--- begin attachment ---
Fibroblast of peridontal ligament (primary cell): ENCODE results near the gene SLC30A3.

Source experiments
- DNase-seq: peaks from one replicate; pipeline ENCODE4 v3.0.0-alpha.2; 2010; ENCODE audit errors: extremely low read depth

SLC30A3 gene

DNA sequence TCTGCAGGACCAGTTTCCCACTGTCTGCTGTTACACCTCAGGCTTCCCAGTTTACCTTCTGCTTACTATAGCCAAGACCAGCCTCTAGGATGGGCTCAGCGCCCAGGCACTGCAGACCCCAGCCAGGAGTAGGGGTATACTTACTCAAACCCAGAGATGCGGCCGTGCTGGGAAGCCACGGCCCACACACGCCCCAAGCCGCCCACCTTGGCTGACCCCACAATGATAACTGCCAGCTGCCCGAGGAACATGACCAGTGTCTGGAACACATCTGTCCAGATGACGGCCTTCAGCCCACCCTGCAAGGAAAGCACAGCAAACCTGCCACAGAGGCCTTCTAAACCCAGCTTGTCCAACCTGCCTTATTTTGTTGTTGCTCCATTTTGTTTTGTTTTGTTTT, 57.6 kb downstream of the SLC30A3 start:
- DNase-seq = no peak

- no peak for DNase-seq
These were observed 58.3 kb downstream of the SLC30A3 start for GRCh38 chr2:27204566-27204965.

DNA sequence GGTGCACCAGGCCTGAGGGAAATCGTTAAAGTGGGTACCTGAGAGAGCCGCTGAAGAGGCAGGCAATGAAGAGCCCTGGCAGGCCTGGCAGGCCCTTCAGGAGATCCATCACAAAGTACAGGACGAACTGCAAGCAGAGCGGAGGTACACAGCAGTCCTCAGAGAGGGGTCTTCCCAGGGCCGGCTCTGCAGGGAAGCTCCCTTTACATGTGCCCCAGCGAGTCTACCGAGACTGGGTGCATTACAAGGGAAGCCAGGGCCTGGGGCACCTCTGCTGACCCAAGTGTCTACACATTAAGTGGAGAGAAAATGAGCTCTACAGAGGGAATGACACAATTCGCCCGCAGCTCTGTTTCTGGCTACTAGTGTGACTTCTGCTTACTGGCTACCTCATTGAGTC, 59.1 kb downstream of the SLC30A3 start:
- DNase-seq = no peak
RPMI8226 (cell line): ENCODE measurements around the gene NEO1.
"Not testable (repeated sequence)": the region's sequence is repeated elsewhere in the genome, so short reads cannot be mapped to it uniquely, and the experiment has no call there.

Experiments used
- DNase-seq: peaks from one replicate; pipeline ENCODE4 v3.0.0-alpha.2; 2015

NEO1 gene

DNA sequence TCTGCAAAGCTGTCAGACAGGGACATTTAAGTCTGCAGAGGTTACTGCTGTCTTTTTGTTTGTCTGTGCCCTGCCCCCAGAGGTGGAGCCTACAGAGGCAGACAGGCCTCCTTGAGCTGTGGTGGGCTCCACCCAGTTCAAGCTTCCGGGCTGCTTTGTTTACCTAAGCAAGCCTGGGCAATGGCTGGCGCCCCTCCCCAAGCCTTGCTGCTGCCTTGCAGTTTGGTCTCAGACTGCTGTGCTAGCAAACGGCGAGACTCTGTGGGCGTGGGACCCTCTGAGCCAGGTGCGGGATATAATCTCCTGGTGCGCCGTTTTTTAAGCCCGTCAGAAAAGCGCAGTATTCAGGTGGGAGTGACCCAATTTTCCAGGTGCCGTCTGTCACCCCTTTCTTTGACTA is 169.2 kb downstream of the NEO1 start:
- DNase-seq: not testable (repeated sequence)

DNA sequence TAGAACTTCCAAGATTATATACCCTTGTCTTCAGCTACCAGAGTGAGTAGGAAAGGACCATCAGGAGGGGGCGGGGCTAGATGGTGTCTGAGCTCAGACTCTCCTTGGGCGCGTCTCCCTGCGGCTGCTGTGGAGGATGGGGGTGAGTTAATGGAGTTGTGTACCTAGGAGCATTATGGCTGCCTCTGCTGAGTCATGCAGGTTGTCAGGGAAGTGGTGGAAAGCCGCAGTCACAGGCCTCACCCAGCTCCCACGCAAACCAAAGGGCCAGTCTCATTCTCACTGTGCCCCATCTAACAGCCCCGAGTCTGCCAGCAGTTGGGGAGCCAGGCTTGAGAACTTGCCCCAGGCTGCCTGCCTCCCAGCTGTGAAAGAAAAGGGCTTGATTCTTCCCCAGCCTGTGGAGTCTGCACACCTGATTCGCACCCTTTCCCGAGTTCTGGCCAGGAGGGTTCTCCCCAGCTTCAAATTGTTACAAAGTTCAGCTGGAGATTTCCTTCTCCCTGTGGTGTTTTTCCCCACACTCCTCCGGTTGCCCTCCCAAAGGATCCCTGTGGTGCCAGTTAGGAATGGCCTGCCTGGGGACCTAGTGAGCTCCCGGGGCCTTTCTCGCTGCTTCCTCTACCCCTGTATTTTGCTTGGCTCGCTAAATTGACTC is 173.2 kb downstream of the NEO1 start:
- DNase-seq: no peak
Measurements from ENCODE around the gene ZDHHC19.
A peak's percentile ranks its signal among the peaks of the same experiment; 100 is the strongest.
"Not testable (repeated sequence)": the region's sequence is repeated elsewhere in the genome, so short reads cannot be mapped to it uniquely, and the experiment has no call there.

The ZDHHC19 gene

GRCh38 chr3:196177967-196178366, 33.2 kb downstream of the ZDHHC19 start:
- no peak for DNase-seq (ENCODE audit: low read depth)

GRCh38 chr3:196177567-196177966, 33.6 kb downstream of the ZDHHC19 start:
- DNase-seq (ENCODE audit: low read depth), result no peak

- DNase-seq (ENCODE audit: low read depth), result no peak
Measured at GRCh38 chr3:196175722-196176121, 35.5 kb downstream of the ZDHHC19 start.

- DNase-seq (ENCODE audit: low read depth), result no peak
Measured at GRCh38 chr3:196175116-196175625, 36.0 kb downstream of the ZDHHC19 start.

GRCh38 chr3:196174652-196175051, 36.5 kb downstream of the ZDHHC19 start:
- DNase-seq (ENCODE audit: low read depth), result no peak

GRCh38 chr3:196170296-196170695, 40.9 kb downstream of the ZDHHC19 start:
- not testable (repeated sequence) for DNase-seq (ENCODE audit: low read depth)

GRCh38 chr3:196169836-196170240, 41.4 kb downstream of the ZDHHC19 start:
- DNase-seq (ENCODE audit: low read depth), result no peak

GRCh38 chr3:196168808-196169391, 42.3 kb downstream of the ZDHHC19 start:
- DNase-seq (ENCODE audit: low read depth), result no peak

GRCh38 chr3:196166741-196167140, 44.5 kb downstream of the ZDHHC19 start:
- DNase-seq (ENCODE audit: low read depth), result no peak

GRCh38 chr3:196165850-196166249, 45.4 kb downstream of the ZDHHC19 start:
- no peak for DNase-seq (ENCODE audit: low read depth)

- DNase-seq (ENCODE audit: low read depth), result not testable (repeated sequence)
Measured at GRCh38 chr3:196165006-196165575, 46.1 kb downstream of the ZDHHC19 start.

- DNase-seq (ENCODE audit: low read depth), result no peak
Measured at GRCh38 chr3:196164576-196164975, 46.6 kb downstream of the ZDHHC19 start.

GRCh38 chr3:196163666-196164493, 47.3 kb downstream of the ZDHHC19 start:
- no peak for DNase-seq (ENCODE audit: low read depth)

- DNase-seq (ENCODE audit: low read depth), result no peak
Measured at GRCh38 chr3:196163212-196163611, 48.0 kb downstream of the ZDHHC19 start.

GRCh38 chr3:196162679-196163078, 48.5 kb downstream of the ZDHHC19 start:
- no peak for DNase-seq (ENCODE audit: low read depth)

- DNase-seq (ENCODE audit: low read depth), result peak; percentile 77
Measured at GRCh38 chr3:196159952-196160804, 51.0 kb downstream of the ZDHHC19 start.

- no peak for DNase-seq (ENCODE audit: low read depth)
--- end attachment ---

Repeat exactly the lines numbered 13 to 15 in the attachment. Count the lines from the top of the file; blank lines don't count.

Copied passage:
Experiments used
- DNase-seq: peaks from one replicate; pipeline ENCODE4 v3.0.0-alpha.2; 2015

NEO1 gene